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Showing posts from February, 2018

Thankful for Your Grace - A Litany for Lent 3

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Forgiving God, we sometimes mistake this season as a time to feel bad about ourselves; to tear ourselves down and dwell on mistakes we have made and the wrongs we have committed. During our time together, remind us that this is a time to receive your grace and be transformed by it so we may be participants in your healing of the world. And so we pray...

For the ways we've hurt others that we still are trying to make right...

We are thankful for your grace.

For sins and mistakes that keep us up at night with guilt...

We are thankful for your grace.

For the time we've spent intentionally trying to make amends...

We are thankful for your grace.

For moments when we can't quite buy in to the notion that you love us...

We are thankful for your grace.

O God, by this grace may we live, and continue striving to change ourselves. While we can't remake the past, empower us to make a better future. Amen.

(Image via Wikimedia Commons)

February 2018 Pop Culture Roundup

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Five items for February...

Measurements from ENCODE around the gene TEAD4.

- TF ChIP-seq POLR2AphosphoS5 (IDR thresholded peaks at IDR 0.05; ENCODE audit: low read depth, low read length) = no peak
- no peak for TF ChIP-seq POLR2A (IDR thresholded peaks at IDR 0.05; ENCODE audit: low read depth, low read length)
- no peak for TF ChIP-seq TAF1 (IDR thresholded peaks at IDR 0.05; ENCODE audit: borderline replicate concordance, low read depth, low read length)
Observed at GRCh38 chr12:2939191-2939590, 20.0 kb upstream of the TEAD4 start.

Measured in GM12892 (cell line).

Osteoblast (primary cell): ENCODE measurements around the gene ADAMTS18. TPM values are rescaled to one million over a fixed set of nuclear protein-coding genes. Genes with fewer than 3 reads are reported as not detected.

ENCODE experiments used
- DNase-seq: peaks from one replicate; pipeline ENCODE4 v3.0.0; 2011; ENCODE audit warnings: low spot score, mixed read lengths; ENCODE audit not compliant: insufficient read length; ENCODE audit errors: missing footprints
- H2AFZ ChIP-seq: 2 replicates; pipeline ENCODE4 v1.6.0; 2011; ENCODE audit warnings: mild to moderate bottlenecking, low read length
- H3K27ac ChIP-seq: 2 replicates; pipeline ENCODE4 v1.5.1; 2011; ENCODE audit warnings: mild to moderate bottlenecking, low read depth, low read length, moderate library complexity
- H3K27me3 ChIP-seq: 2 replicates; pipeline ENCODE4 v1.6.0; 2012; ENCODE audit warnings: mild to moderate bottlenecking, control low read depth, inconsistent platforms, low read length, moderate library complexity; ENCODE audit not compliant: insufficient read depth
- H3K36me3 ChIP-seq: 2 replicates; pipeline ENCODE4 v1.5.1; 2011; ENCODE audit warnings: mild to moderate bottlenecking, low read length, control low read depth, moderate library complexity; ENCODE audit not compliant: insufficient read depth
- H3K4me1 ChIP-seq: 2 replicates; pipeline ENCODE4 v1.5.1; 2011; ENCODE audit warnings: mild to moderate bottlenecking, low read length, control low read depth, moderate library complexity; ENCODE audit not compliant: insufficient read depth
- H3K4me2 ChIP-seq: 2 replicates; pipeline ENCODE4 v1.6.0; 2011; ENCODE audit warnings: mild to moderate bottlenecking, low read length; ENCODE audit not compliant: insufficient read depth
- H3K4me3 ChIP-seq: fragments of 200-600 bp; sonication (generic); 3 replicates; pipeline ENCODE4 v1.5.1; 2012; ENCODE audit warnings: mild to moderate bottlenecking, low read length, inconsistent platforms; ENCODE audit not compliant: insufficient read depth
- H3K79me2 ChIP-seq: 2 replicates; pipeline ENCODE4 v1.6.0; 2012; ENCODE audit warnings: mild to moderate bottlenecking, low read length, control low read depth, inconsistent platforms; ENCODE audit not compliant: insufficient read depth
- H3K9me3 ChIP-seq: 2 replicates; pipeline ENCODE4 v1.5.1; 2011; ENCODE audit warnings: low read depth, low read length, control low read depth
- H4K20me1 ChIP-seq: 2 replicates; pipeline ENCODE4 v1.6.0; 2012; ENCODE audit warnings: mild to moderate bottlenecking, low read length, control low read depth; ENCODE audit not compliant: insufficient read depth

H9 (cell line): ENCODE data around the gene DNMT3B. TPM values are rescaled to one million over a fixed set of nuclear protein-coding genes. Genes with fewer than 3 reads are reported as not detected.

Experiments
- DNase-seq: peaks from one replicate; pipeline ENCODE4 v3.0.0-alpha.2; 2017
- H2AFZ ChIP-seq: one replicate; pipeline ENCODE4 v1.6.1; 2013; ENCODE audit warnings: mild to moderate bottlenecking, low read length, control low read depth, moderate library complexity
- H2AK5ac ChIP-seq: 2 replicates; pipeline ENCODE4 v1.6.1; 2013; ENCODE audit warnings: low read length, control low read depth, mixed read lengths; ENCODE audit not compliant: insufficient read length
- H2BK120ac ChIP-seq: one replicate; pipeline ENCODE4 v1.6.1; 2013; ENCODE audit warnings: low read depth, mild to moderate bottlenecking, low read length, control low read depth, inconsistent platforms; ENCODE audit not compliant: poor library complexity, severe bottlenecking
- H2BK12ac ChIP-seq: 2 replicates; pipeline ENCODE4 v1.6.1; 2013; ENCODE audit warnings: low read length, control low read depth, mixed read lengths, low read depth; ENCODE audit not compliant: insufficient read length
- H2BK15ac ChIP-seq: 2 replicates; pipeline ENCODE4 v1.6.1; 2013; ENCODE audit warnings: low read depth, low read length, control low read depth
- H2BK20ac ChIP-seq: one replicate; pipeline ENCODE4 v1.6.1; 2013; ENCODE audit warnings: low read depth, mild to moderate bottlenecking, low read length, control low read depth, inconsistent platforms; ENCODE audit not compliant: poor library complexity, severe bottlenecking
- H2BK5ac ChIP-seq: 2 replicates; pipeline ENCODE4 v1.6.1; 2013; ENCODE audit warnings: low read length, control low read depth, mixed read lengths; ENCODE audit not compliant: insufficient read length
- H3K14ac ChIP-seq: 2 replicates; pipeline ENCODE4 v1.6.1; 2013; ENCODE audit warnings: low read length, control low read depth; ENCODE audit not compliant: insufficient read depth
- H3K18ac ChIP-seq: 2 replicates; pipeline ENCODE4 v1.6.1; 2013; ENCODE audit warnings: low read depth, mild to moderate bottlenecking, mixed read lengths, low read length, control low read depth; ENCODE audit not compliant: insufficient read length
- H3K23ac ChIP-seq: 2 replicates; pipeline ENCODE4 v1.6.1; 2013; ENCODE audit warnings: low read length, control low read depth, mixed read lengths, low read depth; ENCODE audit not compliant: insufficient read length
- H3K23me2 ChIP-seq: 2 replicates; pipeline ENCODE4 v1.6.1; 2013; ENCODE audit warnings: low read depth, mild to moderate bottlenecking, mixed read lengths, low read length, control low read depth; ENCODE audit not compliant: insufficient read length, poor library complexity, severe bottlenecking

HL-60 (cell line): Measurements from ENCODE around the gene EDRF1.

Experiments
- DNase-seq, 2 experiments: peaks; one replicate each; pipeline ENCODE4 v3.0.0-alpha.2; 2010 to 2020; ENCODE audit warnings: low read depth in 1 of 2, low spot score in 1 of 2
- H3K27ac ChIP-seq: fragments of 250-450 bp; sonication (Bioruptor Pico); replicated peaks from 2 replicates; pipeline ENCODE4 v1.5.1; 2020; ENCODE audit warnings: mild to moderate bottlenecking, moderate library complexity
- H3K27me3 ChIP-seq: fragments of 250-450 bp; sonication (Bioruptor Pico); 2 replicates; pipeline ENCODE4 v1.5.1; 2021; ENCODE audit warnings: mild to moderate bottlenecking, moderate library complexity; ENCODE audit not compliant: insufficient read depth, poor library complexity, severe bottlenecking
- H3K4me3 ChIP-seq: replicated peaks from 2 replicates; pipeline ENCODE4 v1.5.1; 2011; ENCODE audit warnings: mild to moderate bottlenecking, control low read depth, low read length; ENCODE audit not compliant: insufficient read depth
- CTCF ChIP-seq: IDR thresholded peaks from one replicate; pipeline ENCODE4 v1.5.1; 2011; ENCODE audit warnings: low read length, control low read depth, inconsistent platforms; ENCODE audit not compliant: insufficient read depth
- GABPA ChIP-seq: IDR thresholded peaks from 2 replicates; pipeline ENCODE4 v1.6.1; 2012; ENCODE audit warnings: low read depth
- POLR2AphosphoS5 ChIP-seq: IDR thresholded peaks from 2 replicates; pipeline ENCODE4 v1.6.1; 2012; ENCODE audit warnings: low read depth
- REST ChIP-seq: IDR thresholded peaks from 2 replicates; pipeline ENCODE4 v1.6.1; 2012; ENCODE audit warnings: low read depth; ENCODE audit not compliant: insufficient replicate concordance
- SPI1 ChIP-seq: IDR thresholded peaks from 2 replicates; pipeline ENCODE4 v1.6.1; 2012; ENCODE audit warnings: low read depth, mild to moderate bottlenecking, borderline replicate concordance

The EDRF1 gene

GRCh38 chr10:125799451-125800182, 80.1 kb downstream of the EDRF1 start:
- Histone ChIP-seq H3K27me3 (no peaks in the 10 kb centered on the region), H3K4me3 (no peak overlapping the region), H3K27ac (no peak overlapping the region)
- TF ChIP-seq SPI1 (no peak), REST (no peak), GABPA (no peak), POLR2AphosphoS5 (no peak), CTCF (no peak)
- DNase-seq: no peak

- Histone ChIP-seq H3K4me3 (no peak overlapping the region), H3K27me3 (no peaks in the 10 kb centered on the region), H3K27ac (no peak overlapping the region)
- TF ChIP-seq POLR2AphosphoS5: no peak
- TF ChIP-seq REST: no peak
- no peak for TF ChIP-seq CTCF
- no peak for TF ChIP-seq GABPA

1. This month I read Vital Vintage Church by Michael Piazza, a pastor and speaker known for his leading congregational turnarounds. I've attended several workshops with him the past few months with a couple more to come this spring, and I found his material very compelling. This book is basically most of that same material in print form, as he describes ways that long-established and declining mainline congregations can revitalize and re-energize themselves for ministry in the 21st century. He talks about the importance of dynamic worship (not necessarily contemporary, just something that has energy and engages the senses), having a strong social media presence, making stewardship and generosity year-round issues, moving meetings to electronic form if you have to have them at all, and being bold about who you are to your community. I liked the book version as much as the verbal version I've been enjoying since September, and am glad for Piazza's…